African Americans have been a substantial portion of the denomination membership of American Methodism since its founding. In 1823, the Holston Conference total membership included 7,512 whites and 1,078 blacks. In the early 1800's, some black citizens of the Wolf Hill section of Abingdon, known as King's Mountain, attended the Wolf Hill Methodist Church. By 1827, Abingdon church membership included 70 whites and 30 blacks.
After the Civil War, the Holston Conference Methodist Episcopal Church, South, granted a request of the African-American members that they be constituted separately. Charles Wesley joined the Washington County Conference in 1878 and the East Tennessee conference in 1900.
The first independent, black Methodist church in Washington County had its beginnings in meetings at the Masonic Lodge Hall in Abingdon, in the park where Campbell Funeral Home now has a warehouse. Rev. Solomon Wing founded the Charles Wesley Methodist Episcopal Church in 1873. The congregation soon outgrew their facilities and a tract of land was purchased the same year in the east end of Abingdon. Located on East Main Street, the parcel was part of a convent occupied by the sisters of the Academy of Visitations of Abingdon, Virginia. The congregation moved into their new home on November 20, 1877, and remains an active church community today.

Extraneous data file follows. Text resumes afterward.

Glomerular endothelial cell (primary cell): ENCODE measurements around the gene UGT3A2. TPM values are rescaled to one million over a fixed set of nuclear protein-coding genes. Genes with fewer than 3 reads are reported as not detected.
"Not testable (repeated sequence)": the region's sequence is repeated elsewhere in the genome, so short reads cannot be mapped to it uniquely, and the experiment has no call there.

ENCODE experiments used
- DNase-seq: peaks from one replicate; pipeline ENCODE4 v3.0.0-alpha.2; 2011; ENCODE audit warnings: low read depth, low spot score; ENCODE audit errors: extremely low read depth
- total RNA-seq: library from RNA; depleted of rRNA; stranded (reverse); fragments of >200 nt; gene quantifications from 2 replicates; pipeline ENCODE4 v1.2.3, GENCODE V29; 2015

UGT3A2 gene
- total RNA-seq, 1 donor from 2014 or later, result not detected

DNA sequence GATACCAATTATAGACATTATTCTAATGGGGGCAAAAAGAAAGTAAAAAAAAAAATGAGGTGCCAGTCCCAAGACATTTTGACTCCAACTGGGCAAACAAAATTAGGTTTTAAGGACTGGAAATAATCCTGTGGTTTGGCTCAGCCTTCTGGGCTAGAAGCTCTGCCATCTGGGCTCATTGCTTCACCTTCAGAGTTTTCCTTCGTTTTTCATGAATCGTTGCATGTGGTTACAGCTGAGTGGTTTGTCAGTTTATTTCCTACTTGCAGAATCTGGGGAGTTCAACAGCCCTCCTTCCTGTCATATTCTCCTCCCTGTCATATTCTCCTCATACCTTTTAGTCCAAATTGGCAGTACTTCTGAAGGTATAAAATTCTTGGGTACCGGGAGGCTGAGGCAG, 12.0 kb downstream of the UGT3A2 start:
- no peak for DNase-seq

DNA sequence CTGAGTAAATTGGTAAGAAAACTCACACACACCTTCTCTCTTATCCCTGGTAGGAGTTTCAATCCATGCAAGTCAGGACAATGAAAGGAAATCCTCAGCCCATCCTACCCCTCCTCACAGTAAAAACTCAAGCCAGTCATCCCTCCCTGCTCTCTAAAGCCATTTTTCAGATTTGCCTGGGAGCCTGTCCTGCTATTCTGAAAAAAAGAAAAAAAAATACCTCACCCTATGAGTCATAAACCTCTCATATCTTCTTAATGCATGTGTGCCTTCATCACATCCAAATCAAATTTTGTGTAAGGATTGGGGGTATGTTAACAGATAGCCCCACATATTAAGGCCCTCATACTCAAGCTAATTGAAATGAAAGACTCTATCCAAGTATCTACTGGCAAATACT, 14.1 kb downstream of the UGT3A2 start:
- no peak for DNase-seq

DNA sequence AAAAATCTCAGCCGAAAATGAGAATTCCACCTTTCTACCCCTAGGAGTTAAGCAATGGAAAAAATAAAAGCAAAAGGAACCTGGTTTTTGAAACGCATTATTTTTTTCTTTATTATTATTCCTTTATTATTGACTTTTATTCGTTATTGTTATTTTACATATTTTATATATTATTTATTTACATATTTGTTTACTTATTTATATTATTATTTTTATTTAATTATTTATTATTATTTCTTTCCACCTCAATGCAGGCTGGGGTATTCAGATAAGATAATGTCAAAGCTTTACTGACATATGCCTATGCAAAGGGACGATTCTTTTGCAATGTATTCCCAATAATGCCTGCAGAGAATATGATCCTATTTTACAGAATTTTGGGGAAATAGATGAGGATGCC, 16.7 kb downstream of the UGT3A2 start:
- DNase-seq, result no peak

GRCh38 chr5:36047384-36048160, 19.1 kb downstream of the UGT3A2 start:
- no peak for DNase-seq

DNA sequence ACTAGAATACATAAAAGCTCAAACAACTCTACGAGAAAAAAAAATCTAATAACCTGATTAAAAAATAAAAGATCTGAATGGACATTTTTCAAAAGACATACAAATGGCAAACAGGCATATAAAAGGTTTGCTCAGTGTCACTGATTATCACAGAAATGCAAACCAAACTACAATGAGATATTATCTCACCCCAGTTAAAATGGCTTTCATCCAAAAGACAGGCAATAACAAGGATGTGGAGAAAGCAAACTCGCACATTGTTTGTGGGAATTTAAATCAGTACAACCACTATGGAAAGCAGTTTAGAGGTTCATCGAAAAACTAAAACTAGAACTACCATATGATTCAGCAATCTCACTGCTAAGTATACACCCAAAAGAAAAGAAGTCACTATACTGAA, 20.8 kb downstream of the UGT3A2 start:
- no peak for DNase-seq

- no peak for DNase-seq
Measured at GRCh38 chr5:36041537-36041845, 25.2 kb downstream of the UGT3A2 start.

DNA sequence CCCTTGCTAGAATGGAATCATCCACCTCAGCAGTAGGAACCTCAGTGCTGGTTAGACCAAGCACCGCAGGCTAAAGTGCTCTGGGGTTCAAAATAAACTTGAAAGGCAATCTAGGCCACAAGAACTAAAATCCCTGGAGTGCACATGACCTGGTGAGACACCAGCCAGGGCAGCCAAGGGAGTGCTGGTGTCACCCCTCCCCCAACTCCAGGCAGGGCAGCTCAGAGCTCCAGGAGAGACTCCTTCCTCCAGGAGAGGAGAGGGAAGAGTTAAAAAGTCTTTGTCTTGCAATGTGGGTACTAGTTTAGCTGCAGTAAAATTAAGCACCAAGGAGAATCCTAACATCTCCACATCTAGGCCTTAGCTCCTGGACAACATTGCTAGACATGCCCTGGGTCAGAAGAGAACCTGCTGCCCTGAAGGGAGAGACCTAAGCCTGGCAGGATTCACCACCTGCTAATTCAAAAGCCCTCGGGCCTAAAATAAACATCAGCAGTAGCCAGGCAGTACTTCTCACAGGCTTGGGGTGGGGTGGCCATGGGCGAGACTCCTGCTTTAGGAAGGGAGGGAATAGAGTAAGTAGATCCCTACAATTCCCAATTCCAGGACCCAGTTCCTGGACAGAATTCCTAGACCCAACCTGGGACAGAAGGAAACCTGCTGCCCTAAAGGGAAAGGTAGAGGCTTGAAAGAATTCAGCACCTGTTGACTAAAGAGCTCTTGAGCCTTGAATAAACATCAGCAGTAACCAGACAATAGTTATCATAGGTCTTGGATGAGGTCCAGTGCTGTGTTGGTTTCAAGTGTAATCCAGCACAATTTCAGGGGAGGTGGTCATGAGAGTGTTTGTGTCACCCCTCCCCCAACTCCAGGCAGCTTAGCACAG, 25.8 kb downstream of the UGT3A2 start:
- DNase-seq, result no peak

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Geographical and Contact Information
322 East Main Street